Cabbie Chronicles enjoys mainstream viewership
Davina Henry, Staff Reporter
The hilariously and witty animated show Cabbie Chronicles is now enjoying its new slot on Television Jamaica (TVJ).
The show, which gained popularity after being introduced to Jamaican audiences on Flow TV, has now gone mainstream.
According to Alison Latchman, the CEO/writer at Alcyone Animation, the series developed after they won an award in 2010.
"In November 2010, we entered the Animae Caribe Animation festival and we won the Best Caribbean Animation Award. After that, we developed the rest of the season, which is now being showcased on TVJ," Latchman told The Sunday Gleaner.
When asked about the move from Flow TV to TVJ, Latchman pointed out that this was done to improve the visibility of the show.
"We did it for visibility. We wanted to get it to the masses. Not everybody has Flow and we wanted to get it to as many people as possible," she said.
In addition to being shown on TVJ, Cabbie Chronicles also has its own website www.cabbiechronicles.com. The website offers insight into the characters, a glossary of terms used in the show and episodes which are available at a cost.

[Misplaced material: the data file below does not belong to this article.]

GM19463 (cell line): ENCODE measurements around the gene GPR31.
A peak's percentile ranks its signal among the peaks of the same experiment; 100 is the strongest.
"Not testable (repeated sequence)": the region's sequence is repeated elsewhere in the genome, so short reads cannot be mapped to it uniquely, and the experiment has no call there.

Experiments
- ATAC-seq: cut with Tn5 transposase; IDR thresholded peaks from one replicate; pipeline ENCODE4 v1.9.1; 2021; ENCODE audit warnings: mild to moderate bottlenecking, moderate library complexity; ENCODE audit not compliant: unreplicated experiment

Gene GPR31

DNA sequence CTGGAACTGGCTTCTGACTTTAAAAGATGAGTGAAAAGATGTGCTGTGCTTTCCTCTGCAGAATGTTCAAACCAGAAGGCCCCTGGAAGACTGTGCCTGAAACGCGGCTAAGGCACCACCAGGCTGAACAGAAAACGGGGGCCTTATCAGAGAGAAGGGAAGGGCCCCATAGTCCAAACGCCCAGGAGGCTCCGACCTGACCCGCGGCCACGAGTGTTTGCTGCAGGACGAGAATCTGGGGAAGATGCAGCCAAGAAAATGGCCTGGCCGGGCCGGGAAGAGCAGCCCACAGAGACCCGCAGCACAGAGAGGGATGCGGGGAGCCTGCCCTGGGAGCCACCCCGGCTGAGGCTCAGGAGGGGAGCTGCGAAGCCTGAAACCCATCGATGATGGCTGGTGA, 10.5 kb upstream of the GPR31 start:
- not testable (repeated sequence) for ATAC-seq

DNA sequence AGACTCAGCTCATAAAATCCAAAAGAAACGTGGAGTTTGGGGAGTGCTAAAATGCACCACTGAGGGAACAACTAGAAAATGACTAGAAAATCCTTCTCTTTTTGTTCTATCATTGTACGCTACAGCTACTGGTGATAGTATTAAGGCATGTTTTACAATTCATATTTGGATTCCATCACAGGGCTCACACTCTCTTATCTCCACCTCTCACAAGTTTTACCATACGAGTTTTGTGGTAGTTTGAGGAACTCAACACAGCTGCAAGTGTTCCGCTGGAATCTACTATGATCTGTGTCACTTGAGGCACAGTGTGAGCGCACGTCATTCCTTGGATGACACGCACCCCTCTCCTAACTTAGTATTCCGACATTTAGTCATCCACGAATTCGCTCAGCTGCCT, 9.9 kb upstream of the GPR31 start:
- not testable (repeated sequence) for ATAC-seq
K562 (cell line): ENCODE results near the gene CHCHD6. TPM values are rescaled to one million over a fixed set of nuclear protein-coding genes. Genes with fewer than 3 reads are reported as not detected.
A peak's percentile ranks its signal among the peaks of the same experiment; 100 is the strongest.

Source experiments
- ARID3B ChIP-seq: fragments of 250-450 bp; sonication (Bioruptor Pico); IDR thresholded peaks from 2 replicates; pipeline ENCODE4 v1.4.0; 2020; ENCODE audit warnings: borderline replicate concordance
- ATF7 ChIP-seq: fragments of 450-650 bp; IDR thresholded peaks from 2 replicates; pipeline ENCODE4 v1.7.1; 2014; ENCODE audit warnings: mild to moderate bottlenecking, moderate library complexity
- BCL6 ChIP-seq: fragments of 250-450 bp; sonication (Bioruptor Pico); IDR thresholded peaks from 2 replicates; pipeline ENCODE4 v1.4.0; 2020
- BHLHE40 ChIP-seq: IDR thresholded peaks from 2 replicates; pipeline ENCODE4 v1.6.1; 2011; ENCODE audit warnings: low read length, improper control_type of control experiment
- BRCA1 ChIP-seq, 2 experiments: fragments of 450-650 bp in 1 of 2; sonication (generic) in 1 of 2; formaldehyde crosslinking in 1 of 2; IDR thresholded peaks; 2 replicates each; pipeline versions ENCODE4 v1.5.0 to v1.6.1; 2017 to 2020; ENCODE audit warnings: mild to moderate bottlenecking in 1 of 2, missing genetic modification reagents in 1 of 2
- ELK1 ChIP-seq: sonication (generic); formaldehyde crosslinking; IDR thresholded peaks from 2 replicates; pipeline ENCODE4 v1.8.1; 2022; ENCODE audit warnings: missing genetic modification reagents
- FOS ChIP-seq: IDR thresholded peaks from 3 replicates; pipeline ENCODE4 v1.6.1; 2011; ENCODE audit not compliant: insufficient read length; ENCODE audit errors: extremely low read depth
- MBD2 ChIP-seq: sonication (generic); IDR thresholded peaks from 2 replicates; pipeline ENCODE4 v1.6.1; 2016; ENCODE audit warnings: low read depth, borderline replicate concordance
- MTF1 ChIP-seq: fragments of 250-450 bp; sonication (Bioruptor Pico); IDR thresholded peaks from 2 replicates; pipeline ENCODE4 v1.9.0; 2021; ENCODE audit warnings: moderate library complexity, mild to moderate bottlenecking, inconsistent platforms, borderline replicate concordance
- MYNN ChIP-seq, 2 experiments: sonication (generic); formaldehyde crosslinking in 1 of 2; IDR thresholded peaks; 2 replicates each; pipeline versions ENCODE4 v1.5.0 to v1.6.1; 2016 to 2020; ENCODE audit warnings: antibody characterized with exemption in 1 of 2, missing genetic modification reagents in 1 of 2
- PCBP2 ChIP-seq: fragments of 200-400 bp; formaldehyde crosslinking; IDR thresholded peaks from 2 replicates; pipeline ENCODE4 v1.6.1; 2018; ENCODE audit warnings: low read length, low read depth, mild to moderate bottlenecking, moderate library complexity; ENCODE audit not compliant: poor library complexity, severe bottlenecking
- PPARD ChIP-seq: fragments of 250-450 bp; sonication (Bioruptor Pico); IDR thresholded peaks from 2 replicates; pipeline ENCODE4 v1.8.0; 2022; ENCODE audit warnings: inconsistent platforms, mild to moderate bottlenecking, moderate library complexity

Latchman also told The Sunday Gleaner that the feedback from the show has been tremendous.
"The feedback has been great! Comments on our Facebook page and YouTube channel suggest the viewers love it! Their only complaint is that it is too short and I agree. Just to let the public know that to produce just one episode [season] of Family Guy or The Simpsons, it takes six to nine months with a team of 45 to 60 people. We're doing the same thing with 5," she said.
With the overwhelming feedback from the show, producers are striving to extend the five-minute time slot as of December. Plans are also under way for an Independence episode which will be aired this year.
"We will be rolling out merchandise soon. Persons can log on to www.facebook.com/cabbiechronicles to keep up to date with all the happenings. As long as people want it, we will keep producing shows that reflect true Jamaican life," Latchman said.